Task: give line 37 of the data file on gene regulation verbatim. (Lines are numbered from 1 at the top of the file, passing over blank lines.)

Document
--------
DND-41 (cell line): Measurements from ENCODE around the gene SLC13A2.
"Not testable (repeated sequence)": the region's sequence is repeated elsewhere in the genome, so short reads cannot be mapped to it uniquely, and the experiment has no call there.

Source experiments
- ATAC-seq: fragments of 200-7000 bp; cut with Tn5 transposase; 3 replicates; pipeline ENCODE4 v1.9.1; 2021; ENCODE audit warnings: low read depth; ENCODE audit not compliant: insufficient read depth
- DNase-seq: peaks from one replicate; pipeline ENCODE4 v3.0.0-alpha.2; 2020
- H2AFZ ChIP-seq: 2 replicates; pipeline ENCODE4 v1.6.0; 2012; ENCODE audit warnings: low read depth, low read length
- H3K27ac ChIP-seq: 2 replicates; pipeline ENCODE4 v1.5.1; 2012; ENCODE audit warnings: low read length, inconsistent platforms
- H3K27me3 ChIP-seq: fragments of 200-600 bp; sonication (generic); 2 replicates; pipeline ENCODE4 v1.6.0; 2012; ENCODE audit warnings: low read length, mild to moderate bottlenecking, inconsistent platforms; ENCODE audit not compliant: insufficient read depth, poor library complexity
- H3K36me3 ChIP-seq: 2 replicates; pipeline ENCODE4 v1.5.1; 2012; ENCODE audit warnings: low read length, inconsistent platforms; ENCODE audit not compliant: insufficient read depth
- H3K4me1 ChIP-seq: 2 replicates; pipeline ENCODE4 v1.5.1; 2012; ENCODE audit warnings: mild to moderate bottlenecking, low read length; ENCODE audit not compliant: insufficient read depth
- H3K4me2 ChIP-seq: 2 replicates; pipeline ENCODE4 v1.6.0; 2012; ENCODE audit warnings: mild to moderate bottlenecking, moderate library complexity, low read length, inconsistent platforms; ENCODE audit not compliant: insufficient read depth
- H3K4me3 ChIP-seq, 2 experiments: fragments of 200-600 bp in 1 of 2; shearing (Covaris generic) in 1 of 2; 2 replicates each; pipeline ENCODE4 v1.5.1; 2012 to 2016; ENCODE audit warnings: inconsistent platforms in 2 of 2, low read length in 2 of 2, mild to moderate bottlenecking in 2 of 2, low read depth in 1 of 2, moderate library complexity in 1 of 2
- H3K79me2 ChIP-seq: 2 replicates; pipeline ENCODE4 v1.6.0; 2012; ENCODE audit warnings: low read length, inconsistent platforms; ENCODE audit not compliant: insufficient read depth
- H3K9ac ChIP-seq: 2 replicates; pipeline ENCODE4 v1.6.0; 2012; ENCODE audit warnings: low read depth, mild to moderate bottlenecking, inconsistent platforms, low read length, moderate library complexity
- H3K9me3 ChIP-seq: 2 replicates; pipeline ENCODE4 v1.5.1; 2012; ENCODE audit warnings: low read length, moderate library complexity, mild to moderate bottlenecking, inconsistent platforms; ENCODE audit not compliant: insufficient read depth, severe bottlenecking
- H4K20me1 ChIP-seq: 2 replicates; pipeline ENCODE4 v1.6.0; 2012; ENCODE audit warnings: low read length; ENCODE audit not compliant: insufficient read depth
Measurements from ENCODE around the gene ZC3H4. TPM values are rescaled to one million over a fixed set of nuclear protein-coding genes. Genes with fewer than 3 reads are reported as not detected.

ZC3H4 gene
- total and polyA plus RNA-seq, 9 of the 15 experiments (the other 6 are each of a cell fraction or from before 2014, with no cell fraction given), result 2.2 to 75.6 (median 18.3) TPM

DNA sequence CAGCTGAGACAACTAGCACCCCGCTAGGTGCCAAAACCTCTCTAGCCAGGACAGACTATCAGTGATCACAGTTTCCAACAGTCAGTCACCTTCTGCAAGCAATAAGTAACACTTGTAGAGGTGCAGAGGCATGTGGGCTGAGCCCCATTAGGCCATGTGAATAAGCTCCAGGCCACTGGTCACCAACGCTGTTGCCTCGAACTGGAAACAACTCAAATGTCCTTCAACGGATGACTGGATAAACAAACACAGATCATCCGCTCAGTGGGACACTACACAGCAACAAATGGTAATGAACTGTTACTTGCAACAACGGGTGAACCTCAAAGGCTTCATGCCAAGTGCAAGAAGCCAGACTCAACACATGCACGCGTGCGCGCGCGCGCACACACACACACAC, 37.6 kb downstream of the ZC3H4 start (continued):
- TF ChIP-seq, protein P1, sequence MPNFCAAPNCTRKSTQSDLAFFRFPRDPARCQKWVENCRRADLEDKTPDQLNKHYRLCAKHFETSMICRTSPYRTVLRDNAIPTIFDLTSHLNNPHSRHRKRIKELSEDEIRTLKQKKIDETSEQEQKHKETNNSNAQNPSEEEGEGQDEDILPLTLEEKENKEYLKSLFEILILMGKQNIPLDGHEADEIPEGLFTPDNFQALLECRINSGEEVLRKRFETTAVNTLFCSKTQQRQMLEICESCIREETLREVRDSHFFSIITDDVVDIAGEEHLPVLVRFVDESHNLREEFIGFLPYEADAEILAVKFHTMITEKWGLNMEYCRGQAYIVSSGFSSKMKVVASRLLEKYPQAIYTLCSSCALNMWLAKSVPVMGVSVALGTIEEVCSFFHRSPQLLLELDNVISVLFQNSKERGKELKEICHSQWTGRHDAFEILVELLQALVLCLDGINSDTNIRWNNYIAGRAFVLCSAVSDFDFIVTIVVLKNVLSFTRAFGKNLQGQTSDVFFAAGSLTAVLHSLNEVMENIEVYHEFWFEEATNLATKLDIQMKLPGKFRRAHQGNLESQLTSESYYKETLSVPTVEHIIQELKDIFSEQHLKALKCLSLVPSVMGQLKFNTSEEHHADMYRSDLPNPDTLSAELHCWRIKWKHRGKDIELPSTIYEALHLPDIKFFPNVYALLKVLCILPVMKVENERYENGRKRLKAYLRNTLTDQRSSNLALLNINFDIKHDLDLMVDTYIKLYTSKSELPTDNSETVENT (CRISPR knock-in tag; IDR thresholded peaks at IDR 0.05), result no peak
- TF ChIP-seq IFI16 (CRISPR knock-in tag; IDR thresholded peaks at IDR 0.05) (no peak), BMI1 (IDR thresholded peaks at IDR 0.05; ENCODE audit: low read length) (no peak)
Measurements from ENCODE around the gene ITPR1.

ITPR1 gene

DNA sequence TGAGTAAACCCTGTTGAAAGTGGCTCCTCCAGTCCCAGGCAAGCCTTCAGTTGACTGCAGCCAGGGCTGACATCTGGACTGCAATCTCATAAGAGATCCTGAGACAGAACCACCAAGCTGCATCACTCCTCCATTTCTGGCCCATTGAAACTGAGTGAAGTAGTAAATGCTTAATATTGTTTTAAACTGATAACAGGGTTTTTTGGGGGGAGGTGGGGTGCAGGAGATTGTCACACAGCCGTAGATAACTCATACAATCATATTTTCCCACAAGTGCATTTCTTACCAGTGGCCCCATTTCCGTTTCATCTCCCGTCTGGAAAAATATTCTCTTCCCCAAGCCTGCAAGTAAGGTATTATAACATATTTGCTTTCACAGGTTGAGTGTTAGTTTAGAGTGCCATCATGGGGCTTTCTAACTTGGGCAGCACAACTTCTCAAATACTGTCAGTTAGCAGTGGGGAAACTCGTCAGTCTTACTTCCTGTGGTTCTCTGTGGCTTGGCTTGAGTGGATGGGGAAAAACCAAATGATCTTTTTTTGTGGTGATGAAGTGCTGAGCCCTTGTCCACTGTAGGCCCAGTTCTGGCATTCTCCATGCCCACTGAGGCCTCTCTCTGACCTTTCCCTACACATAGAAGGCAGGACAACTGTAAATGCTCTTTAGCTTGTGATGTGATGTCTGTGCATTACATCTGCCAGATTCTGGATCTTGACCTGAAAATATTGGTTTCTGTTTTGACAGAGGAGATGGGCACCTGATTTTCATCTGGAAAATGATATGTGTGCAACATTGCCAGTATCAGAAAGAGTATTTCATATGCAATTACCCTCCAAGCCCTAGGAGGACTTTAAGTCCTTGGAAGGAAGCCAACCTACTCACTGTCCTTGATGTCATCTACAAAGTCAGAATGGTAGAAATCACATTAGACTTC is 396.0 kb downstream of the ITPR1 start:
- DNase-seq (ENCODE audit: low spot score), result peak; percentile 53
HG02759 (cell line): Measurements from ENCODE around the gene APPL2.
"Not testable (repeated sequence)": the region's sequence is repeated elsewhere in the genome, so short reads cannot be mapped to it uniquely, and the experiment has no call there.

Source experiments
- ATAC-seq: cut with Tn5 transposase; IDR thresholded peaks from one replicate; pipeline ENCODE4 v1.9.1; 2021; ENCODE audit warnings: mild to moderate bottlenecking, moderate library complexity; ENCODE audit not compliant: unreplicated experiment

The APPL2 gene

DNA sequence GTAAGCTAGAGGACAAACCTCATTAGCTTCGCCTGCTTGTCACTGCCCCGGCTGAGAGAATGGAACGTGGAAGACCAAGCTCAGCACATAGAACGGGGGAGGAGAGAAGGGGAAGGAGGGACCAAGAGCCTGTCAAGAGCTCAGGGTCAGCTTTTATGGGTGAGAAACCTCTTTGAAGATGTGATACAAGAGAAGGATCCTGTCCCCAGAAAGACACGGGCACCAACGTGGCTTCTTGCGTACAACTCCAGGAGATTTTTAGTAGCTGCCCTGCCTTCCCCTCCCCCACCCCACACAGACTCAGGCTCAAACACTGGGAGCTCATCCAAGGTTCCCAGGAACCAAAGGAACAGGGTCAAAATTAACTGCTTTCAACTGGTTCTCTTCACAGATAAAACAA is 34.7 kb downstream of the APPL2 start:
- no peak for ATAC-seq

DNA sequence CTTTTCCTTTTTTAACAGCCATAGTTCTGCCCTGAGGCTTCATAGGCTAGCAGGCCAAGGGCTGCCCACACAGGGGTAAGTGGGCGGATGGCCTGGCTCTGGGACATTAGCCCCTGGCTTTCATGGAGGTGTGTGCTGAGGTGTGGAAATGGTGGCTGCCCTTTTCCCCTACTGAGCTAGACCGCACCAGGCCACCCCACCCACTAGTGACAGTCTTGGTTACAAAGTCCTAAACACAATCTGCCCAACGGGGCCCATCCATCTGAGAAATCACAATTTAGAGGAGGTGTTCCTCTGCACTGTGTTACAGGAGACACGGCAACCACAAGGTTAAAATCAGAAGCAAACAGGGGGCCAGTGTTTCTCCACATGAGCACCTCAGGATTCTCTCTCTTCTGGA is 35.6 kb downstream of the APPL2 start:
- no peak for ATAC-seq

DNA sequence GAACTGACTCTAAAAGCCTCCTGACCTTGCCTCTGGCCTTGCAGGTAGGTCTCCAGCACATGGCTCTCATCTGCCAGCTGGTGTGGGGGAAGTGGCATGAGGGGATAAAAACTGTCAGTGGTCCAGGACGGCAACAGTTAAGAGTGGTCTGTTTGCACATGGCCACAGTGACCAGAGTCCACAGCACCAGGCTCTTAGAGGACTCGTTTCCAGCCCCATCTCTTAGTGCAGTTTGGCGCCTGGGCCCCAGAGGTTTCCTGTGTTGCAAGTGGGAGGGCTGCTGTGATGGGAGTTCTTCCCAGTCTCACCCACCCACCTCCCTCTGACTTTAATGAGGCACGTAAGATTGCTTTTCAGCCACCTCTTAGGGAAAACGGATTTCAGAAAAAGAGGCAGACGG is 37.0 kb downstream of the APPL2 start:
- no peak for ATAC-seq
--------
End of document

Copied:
- no peak for ATAC-seq